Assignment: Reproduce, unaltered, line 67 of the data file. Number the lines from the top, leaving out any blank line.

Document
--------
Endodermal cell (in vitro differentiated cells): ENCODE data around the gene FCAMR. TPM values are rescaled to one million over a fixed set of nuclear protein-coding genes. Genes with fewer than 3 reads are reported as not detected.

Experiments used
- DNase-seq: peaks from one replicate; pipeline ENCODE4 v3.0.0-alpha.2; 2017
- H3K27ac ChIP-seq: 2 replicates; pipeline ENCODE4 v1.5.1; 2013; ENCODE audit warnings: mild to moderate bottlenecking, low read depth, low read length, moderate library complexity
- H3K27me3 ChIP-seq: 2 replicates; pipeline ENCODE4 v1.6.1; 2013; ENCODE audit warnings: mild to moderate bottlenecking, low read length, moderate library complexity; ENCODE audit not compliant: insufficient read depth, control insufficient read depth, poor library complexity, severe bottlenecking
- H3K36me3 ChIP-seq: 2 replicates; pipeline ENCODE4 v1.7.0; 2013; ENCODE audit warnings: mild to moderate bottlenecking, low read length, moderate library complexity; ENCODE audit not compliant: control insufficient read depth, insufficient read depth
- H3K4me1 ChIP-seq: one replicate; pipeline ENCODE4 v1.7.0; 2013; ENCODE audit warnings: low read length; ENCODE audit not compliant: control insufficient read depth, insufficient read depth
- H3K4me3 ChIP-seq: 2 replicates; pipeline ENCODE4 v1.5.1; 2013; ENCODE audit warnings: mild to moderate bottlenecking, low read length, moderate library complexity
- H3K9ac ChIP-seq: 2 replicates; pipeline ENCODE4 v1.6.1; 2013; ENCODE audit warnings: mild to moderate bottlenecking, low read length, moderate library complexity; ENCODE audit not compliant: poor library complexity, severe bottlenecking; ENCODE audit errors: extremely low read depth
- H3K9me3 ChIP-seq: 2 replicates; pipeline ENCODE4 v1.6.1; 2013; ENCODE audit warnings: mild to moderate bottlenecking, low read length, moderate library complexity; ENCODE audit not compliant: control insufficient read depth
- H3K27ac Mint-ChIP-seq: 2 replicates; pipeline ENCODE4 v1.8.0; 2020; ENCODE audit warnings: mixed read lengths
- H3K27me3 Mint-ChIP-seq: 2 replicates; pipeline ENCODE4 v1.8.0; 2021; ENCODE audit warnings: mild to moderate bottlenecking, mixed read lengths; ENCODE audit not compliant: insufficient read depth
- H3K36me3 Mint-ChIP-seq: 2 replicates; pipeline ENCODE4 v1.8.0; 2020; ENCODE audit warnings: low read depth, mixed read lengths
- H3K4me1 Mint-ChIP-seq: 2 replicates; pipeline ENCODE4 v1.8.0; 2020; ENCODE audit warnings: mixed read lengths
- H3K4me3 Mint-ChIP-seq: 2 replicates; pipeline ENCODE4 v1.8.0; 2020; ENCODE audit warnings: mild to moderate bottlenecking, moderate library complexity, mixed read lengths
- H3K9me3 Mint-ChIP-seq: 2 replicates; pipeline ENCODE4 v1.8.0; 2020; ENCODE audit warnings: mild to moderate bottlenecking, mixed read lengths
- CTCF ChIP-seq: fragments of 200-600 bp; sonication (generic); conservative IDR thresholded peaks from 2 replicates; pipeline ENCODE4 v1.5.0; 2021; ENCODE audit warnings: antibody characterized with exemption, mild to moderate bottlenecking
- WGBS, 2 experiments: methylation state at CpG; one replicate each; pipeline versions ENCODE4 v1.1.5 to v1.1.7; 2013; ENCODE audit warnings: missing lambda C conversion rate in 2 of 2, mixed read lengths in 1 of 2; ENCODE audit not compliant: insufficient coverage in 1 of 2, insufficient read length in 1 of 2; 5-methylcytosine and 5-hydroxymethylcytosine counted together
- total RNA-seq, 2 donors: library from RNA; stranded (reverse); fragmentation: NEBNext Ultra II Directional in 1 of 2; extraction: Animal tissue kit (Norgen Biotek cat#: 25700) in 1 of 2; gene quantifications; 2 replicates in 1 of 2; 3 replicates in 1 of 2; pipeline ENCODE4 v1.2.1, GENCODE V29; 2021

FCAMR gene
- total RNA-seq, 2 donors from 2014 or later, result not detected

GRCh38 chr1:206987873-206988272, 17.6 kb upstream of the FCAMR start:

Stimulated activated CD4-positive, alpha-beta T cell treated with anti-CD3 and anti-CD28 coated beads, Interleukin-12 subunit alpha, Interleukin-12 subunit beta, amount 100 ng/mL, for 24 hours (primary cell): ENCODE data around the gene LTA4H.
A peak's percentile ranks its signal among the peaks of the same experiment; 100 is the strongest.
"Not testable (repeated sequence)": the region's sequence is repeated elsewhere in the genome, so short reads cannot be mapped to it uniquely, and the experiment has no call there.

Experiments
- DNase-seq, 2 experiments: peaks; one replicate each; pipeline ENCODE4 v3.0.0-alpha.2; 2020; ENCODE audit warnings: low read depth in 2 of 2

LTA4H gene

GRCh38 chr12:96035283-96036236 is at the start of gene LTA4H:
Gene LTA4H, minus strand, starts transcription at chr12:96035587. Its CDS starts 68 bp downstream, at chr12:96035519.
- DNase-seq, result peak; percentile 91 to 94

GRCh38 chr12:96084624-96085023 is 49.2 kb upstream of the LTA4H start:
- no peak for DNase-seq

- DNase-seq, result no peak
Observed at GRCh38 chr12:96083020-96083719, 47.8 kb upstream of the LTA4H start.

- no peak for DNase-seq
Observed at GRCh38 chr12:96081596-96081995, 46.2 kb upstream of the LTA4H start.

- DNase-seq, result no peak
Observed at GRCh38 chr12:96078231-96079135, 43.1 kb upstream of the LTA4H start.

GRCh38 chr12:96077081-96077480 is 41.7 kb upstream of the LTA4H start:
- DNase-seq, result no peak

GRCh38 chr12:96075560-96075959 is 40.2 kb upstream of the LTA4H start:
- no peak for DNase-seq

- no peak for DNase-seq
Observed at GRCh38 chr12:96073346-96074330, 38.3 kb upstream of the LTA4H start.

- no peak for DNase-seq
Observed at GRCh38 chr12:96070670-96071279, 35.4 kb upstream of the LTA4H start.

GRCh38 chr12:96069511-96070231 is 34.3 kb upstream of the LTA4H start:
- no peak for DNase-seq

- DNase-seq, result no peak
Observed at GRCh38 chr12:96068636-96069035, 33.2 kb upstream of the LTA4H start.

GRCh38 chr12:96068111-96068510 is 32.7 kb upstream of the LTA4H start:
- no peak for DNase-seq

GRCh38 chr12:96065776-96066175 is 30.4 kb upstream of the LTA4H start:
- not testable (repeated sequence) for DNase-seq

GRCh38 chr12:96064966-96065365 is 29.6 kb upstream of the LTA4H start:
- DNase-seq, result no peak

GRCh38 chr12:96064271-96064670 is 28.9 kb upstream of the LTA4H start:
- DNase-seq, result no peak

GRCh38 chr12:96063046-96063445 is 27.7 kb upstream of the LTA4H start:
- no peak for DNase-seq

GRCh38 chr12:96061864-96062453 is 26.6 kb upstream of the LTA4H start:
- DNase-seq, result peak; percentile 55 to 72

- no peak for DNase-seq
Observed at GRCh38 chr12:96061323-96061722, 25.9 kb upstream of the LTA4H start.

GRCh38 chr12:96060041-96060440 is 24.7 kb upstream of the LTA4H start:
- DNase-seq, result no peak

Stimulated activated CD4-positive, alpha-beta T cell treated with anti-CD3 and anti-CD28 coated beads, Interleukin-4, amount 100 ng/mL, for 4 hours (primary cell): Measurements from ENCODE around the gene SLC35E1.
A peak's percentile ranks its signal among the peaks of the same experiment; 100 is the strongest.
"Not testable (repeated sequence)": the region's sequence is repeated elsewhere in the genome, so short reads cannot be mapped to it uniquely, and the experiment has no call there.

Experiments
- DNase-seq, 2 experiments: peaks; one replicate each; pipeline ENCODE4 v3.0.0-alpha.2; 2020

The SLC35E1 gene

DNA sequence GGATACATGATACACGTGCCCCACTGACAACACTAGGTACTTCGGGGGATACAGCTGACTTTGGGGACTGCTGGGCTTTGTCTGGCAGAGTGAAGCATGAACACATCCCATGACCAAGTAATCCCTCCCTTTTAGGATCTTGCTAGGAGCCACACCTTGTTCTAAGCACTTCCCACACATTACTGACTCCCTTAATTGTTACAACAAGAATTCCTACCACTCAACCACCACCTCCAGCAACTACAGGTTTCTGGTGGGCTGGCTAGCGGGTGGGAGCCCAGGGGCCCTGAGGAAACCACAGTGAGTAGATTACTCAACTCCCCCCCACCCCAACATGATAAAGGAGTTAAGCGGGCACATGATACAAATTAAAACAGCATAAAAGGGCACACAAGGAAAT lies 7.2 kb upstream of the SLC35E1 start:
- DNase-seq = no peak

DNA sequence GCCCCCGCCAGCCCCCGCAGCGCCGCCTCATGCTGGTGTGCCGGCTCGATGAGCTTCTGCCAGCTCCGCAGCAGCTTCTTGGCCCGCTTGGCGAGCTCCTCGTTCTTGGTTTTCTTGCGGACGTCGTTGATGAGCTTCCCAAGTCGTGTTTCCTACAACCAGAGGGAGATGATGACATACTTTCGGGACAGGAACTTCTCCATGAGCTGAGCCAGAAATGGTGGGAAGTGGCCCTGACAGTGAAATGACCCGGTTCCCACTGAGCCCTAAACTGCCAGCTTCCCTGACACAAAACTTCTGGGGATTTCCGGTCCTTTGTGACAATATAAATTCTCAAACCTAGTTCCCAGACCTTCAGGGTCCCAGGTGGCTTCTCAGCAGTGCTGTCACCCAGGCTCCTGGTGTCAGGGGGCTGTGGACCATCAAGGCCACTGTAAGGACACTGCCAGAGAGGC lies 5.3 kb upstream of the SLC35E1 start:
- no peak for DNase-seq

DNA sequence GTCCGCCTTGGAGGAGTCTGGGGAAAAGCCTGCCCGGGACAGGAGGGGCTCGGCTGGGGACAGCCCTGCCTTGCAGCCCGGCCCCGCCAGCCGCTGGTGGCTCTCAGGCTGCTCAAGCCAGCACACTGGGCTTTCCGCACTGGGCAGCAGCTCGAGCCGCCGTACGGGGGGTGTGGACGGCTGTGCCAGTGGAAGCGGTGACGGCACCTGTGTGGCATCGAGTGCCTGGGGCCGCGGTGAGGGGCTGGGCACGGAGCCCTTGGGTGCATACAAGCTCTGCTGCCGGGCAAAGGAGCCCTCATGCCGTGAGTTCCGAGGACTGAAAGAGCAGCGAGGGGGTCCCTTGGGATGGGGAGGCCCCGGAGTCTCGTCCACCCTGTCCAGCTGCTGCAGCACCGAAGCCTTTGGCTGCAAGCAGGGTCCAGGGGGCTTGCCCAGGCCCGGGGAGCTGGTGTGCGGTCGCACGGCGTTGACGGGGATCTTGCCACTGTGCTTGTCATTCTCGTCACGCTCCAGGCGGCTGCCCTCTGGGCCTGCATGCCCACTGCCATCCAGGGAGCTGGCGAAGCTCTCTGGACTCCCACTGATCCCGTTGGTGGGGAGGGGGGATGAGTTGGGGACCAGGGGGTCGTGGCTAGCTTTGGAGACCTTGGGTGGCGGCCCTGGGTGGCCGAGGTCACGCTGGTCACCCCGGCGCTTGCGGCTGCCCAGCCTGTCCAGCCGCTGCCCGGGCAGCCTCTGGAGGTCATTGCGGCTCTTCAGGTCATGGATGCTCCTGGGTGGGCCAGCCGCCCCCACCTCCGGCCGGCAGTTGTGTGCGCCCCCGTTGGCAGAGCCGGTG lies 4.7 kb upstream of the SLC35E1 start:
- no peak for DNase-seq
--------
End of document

- DNase-seq, result no peak